Good point.
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#24
(12-07-2011, 04:29 PM)ggreg Wrote:
(12-05-2011, 10:51 AM)Walty Wrote:
(12-05-2011, 06:25 AM)SaintSebastian Wrote: That being said, you don't have to obey any law that is openly repugnant to the divine or natural law (cf. Leo XIII, Diuturnum 15; CCC 2242).

Yes, I think that some forget that the Jews lived relatively comfortably under Roman rule.  They were allowed to do their thing without Rome forcing them to sacrifice to gods or somesuch.  The Jews (and here I mean mostly the Sanhedrin, for I've read that most Jews didn't mind the Romans all that much at the time of Christ) merely wanted a kingdom for themselves, not for the glory and proper praise of their God.

There was no reason for them not to render unto Caesar what was his.  Now, in a world where your tax dollars go to abortion, things are a bit different.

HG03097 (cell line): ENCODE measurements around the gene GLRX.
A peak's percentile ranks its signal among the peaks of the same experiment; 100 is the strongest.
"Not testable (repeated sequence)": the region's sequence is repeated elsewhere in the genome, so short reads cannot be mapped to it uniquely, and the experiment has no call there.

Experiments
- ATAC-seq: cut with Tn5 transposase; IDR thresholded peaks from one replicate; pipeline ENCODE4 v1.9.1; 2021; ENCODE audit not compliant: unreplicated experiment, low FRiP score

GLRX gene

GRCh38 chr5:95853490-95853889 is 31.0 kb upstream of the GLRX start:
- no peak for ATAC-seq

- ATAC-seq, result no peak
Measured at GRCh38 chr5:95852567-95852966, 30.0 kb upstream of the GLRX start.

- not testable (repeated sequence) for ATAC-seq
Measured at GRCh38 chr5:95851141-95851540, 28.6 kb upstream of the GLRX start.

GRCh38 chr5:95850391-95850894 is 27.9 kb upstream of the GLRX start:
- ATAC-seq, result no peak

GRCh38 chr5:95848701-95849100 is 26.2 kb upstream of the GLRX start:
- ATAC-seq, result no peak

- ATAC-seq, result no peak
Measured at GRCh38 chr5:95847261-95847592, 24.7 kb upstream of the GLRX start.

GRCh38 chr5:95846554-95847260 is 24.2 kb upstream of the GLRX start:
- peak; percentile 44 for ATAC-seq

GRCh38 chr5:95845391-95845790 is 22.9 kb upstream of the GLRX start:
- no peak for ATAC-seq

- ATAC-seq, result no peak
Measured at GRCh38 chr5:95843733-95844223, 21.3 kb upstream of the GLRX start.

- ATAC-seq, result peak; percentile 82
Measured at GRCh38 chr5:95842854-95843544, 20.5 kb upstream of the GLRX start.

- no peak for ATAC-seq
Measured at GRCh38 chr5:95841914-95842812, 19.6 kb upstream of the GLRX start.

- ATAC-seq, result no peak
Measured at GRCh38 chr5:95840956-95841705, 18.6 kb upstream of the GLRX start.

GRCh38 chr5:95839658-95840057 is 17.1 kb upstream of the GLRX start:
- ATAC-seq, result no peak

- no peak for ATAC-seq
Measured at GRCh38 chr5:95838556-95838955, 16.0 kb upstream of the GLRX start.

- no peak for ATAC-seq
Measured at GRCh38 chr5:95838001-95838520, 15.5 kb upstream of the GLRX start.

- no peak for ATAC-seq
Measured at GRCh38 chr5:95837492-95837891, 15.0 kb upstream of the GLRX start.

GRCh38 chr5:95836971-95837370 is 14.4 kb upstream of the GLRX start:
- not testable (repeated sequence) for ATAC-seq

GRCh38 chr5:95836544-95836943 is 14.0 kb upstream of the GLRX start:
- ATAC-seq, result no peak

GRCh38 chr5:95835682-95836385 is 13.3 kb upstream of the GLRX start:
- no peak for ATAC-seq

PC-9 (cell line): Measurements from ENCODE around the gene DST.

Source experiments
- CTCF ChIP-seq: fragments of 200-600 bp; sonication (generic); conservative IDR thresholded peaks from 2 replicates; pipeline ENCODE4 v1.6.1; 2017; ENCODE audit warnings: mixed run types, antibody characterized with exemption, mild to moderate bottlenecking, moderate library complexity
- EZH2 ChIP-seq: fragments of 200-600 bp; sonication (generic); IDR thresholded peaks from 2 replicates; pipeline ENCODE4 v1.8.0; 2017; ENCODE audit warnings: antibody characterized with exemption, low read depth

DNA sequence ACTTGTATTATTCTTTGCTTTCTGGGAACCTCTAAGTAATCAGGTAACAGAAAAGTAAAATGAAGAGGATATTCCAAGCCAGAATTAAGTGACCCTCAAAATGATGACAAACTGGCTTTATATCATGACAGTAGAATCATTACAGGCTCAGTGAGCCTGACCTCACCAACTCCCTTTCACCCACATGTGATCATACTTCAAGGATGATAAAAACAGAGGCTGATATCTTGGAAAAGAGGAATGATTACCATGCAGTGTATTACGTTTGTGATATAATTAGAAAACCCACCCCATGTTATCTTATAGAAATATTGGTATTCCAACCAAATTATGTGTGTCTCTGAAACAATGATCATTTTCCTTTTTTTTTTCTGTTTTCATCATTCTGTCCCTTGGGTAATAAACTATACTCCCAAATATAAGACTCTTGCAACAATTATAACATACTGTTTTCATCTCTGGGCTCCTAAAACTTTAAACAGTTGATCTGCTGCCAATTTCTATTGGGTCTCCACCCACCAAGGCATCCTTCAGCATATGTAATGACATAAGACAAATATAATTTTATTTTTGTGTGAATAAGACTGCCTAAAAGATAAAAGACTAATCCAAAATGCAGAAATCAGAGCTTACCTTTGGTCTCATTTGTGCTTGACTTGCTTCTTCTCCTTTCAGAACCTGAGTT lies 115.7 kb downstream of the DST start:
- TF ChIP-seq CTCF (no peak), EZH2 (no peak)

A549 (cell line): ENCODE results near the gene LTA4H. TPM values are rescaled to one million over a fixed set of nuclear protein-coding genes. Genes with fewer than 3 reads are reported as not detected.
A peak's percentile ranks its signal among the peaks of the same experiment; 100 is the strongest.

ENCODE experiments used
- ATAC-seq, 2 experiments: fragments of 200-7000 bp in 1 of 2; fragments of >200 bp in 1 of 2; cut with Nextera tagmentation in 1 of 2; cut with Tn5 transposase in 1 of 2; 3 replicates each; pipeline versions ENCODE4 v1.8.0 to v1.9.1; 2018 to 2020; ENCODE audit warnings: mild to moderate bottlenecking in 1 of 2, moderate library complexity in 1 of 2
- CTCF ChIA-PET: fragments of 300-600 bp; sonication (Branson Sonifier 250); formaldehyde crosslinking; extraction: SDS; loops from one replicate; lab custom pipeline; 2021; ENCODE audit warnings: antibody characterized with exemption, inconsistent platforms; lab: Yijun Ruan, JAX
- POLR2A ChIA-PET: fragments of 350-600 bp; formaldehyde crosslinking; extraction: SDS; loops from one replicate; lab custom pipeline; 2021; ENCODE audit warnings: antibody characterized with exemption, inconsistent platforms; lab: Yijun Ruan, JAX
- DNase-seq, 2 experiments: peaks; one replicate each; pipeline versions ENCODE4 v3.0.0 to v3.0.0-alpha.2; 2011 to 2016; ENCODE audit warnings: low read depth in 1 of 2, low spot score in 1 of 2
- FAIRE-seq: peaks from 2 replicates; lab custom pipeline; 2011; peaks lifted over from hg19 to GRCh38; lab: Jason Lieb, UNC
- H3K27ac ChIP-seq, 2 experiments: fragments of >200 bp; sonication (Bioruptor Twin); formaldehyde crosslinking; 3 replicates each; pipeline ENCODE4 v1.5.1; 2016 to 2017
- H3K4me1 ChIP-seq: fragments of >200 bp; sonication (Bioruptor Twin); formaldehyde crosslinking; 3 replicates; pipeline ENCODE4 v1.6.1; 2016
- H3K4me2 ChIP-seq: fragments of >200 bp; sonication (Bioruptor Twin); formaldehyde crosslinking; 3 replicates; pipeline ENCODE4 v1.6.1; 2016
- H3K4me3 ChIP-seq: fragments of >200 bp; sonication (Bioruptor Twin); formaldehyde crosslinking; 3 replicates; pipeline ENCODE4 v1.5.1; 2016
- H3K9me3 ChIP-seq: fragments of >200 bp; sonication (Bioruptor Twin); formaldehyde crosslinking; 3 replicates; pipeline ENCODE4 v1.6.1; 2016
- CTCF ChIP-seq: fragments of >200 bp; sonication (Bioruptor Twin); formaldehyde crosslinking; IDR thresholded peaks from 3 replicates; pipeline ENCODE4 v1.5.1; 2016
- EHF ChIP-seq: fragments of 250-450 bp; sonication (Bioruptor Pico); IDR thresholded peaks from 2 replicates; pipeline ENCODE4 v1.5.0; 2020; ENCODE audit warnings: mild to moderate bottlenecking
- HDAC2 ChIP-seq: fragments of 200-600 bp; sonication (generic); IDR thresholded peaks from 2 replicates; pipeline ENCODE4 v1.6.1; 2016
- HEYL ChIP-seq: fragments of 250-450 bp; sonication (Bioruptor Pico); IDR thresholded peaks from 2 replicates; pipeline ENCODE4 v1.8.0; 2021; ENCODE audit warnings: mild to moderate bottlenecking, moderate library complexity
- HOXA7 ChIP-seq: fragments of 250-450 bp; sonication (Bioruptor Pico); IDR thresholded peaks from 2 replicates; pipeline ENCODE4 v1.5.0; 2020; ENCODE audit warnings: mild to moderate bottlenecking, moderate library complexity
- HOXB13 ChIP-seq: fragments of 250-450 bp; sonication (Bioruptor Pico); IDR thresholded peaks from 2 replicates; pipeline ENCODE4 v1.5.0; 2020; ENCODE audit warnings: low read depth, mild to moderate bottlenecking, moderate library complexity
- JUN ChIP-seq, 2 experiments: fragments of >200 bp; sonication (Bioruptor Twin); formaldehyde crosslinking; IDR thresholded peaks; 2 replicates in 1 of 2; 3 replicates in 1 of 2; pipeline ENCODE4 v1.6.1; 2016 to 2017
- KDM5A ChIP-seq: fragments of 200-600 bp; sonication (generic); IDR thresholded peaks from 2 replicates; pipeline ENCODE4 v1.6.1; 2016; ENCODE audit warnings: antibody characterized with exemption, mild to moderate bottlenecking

Some of their tax dollars went to buying idols for Roman temples, paying Roman soldiers wages to occupy their country and no doubt eat pig and other filthy animals which would have meant the Jews suffering their import or probably raising them on the soil of Israel and I don't doubt a large amount of it was stolen and embezzled too and spent on whore and mistresses.

Then ultimately the money was used to pay for the army that seiged Jerusalem in 70AD and wiped them off the face of the map for 2000 years.

Then why would Christ have told them to pay taxes.  Serious question.
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#25
He didn't just tell them to pay taxes.  He worked a miracle to pay it Himself, directing Peter to pull a coin out of a fish.  This area confuses me too.

I personally think it depends on your options.  If all you are going to do is stir a little trouble, get a few people killed, and accomplish nothing, you bear it.  Only if you have a chance of success, do you rebel.

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#26
(12-07-2011, 06:27 PM)James02 Wrote: He didn't just tell them to pay taxes.  He worked a miracle to pay it Himself, directing Peter to pull a coin out of a fish.  This area confuses me too.

I personally think it depends on your options.  If all you are going to do is stir a little trouble, get a few people killed, and accomplish nothing, you bear it.  Only if you have a chance of success, do you rebel.